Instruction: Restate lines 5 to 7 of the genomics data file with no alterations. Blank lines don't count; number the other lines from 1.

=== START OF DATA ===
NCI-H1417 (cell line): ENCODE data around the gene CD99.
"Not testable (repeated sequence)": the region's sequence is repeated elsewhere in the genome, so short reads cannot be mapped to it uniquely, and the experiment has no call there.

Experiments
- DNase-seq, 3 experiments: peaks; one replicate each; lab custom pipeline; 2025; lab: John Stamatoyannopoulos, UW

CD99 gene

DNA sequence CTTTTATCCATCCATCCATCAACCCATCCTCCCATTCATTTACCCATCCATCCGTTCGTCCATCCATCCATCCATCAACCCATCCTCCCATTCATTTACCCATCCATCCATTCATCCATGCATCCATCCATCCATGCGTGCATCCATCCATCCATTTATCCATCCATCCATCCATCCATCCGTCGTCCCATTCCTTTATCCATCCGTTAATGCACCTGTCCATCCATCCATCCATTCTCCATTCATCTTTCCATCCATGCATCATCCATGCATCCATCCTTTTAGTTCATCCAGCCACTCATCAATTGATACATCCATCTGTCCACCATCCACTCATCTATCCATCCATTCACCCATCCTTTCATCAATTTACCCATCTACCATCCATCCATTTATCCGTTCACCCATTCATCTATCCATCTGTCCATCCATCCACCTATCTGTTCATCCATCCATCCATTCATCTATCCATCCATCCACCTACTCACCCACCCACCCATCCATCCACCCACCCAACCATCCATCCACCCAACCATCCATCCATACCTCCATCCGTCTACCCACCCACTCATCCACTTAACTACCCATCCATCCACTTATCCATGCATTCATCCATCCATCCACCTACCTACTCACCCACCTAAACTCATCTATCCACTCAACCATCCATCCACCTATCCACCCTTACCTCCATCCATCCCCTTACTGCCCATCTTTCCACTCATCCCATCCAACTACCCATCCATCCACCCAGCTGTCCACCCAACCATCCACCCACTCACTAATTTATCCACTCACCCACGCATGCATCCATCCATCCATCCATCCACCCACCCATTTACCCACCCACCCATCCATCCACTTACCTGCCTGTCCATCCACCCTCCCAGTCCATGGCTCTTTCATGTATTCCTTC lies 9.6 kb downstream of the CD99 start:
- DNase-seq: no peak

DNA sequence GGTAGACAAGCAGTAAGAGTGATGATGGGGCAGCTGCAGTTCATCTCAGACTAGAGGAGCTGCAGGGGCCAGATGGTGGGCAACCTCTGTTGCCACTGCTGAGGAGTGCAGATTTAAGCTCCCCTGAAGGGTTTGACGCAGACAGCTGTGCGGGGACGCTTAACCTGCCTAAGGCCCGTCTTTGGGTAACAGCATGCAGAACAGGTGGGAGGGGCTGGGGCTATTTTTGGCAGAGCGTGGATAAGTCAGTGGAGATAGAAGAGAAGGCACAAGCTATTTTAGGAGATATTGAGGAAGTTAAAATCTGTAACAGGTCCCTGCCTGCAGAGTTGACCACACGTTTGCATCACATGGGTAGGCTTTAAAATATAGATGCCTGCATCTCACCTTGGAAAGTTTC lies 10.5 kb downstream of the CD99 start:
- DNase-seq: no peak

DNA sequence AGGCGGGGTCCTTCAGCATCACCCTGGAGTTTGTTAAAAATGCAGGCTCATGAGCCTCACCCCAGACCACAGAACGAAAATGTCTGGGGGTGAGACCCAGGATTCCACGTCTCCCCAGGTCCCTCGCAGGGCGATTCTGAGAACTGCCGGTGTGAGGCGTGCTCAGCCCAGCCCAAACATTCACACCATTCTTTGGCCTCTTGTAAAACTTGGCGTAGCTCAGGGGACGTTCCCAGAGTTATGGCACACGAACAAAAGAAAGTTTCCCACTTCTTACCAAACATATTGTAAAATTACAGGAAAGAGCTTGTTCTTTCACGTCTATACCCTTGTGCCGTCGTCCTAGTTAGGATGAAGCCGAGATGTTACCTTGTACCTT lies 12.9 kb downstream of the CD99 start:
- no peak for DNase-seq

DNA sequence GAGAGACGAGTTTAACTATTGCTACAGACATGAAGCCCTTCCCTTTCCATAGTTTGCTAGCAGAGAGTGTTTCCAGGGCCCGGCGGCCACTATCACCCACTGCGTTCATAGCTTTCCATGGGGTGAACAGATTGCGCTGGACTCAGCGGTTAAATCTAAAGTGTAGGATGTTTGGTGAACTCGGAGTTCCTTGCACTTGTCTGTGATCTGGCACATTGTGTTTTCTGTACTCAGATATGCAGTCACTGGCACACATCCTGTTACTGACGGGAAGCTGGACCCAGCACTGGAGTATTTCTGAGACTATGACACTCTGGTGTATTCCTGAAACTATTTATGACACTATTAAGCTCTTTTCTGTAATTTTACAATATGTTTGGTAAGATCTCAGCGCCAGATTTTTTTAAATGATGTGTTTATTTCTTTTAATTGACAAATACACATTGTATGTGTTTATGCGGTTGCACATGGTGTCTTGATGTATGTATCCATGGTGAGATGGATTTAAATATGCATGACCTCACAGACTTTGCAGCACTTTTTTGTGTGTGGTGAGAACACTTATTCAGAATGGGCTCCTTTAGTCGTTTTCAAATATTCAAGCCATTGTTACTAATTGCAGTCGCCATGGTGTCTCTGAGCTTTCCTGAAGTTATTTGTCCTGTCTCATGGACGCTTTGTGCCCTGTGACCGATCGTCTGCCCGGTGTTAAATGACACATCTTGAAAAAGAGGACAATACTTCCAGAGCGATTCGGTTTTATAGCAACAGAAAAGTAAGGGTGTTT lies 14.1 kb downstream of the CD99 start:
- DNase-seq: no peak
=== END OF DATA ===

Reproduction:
CD99 gene

DNA sequence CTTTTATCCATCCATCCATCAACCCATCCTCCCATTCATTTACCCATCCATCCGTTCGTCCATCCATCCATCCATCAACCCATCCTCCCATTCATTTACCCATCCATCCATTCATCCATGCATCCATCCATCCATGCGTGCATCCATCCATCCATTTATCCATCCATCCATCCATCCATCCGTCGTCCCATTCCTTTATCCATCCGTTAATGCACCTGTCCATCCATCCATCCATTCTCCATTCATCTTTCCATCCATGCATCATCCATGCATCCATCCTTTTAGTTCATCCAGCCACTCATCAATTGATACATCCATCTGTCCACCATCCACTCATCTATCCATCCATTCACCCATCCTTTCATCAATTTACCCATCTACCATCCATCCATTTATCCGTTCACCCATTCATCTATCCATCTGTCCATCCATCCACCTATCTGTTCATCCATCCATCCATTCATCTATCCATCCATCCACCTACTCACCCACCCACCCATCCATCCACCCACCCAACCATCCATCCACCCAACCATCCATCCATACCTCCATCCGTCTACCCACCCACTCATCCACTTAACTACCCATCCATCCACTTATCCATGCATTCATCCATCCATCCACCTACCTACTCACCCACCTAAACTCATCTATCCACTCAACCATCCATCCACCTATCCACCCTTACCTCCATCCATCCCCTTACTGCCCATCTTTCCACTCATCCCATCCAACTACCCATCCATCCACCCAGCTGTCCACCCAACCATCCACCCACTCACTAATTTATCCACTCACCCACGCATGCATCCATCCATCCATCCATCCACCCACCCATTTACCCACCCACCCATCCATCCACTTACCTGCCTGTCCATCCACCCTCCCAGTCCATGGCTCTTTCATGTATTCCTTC lies 9.6 kb downstream of the CD99 start:
- DNase-seq: no peak